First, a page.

The Truth Behind 3D TV

This year, fashionable geeks, gadget lovers and that much-maligned endangered species, the ‘early adopter’, worldwide are expected to down tools, up wallets and head off to stores to purchase 3D televisions.

Maybe not quite yet, perhaps, as the first wave of products aren’t due until the middle of 2010, but anyone who’s anyone in consumer electronics circles should at least be girding their loins, readying their credit cards and firing off a warning SMS at bare minimum to their bank manager in preparation for the off.

The purpose of this article is to explain how this shiny new technology works, what content is coming and what you’ll need to view it, and why you’d want it in the first place, not necessarily in that order.


There are several ways of displaying 3D content, but they are all work by presenting each eye with a slightly different image of the same scene. These ‘stereoscopic’ images combine in the brain, confusing it sufficiently enough to trick us into thinking we’re seeing real depth.

Attempting to create 3D imagery harks back to the mid-nineteenth century (over 160 years ago, for the mathematically challenged), with the first 3D anaglyph movie seeing the light of day in 1915. That’s before the First World War – if you’re American – and serves as a convenient segue into explaining how it all works.

It may be the first time you’re heard the expression ‘anaglyph’, but this refers to the first mainstream form of creating 3D television, by making you wear those horrible ‘red and blue’ cardboard glasses; remember them? Anaglyph technology forced the eyes to each view slightly different images by filtering colour and leaving your brain to overlap them for the three dimensional effect. But they were rubbish, really, and messed up all the colours.

Watching movies isn't the same with the new polarised 3D glasses.
Watching movies isn’t the same with the new polarised 3D glasses.

A new version of anaglyphs was needed, so enter ‘polarised 3D’. Using a similar concept, dual images themselves are polarised and simultaneously superimposed on the screen, then the viewer needs to wear polarised glasses that restrict polarised light and nudge the brain into creating a 3D image of it all. This is a much better technology as far as color integrity goes – and the lenses of the glasses tend to be of a uniform, less ridiculous, hue.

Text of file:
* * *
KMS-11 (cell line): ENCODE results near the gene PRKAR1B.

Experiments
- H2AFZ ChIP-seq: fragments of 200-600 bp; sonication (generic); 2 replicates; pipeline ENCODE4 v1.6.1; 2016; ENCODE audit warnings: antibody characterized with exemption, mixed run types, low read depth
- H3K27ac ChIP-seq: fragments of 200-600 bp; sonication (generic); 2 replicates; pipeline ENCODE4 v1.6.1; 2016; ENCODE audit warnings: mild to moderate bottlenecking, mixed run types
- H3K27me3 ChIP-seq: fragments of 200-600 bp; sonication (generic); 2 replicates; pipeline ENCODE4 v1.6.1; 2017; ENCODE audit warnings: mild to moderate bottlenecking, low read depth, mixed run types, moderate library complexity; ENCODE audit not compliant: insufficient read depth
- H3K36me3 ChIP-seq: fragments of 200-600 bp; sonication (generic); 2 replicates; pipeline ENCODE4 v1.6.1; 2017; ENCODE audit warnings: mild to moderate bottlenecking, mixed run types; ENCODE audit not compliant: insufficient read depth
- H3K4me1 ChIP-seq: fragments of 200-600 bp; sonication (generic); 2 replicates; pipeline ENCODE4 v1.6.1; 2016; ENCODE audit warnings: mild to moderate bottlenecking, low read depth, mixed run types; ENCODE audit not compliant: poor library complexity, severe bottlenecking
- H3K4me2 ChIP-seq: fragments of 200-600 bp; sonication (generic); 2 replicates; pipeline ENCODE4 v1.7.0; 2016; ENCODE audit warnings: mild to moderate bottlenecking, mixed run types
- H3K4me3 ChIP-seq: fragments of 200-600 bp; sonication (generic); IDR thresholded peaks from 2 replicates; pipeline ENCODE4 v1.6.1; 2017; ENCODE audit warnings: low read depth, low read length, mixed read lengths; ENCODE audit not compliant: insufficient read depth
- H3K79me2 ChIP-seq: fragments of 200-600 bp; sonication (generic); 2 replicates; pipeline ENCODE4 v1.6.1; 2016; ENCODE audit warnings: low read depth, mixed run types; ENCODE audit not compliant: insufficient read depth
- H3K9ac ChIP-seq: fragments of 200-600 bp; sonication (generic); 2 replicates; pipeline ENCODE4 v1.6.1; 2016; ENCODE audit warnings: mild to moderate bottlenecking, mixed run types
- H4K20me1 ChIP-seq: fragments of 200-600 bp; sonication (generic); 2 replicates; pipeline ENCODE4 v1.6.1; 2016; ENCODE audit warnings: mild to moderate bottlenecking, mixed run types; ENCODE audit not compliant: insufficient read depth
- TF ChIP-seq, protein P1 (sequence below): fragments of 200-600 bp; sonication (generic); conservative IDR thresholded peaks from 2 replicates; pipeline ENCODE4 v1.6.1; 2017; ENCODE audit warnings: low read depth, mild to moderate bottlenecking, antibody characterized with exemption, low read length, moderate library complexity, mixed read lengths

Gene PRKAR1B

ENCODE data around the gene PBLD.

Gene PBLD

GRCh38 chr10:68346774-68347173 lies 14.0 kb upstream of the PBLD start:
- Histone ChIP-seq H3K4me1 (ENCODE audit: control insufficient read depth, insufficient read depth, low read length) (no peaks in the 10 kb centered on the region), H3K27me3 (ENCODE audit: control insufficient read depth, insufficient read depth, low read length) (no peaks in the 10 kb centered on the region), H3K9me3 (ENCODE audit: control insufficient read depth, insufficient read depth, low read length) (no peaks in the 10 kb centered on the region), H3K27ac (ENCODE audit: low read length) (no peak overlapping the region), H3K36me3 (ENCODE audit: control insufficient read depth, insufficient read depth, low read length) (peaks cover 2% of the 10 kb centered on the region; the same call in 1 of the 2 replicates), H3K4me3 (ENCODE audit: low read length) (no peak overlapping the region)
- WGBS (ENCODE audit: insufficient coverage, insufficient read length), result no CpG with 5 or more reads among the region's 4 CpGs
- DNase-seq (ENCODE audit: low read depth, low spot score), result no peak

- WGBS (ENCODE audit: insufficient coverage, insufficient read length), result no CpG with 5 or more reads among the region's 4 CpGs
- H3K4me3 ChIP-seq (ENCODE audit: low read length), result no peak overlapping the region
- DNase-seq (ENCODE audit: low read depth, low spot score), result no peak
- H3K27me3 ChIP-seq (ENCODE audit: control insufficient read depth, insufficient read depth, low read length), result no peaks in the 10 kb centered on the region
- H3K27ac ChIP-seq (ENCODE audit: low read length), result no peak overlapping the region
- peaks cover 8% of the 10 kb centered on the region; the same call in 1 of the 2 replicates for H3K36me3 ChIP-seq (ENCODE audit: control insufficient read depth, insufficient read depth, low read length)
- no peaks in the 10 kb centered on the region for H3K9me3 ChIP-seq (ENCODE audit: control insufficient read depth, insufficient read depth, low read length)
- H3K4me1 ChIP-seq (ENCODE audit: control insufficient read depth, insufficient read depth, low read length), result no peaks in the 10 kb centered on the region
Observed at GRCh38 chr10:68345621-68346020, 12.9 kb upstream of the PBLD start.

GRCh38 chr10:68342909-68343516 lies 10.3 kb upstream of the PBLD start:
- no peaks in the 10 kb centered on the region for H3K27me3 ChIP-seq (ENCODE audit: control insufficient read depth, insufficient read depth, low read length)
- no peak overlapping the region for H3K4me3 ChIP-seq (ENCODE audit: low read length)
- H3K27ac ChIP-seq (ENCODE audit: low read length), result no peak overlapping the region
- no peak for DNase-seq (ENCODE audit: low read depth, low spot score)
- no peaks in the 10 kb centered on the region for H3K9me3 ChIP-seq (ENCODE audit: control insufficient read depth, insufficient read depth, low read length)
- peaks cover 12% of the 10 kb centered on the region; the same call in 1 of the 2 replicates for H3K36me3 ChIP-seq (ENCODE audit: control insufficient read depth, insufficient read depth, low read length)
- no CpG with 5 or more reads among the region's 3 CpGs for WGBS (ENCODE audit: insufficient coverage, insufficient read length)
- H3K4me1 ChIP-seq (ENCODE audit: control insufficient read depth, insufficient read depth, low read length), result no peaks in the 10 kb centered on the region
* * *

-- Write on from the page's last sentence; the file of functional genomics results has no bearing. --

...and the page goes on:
Sony has been using polarised 3D glasses in recent demonstrations but, confusingly, has moved to the other stereoscopic technology when announcing a summer release of Cloudy With a Chance of Meatballs in 3D, launching with its first 3D-compatible Bravia televisions, such as its flagship 165cm LX900 model.

This technology involves originally capturing images with dual, ‘side-by-side’ cameras and back at home relies on the television itself controlling special ‘shutter glasses’ that you wear, sending images at 60 frames per second (50 in our PAL system) alternately to each eye, leaving it to your brain to combine the images, make sense of it all and produce 3D.


Sony and Panasonic are in the ‘active shutter glasses’ camp, with each set to ship HD televisions this year complete with one pair of ‘RealD’ glasses. Samsung too, supports this tech with its DLP 3D TVs and the recently-announced LED and LCD 3D TV range, in 40, 46, and 55 inch models.

While clever, and a more active technology than polarised glasses, the need for the powered shutter glasses means they’ll cost a whole lot more than the three bucks or so you currently pay down at Hoyts; perhaps even 20 times more. Typically, your 3D TV will come with a pair, maybe two, but everyone else in the room will need to bring their own.

If the hype is to believed, 3D is going to be big.
If the hype is to believed, 3D is going to be big.

And that’s not the main problem, the way we see it. The flashy ‘lifestyle’ photos these companies put out featuring slick, guffawing youths can’t hide the fact that you look pretty dumb with the glasses on your face, even if you go the extra, pointless mile and make the frames vibrant, ‘cool’ colours (yes, we’re talking to you, Sony). As one wag said, only a welder would call them beautiful.

Likewise, Panasonic encouragingly refers to the specs as “as a stylish and lightweight pair of active-shutter glasses” but, frankly the only people who aren’t going to feel like complete tools wearing these things are those folk who are already accustomed to looking that way – those braying packs of road cyclists who litter the roads at the weekend, for instance, or business-suited chappies who still think the Bluetooth headset worn on the ear while in the supermarket mark them out as rather dashing.

Hopefully, this will all change someday soon, as with all ‘interim’ new technology, and we won’t need the silly specs at all. Indeed, Philips has already hinted that it will have such TV sets by 2011. And, of course, if you don’t want to always watch in 3D, you will be able to disable the feature on your 3D-capable TV and still be left with a top-notch 2D unit.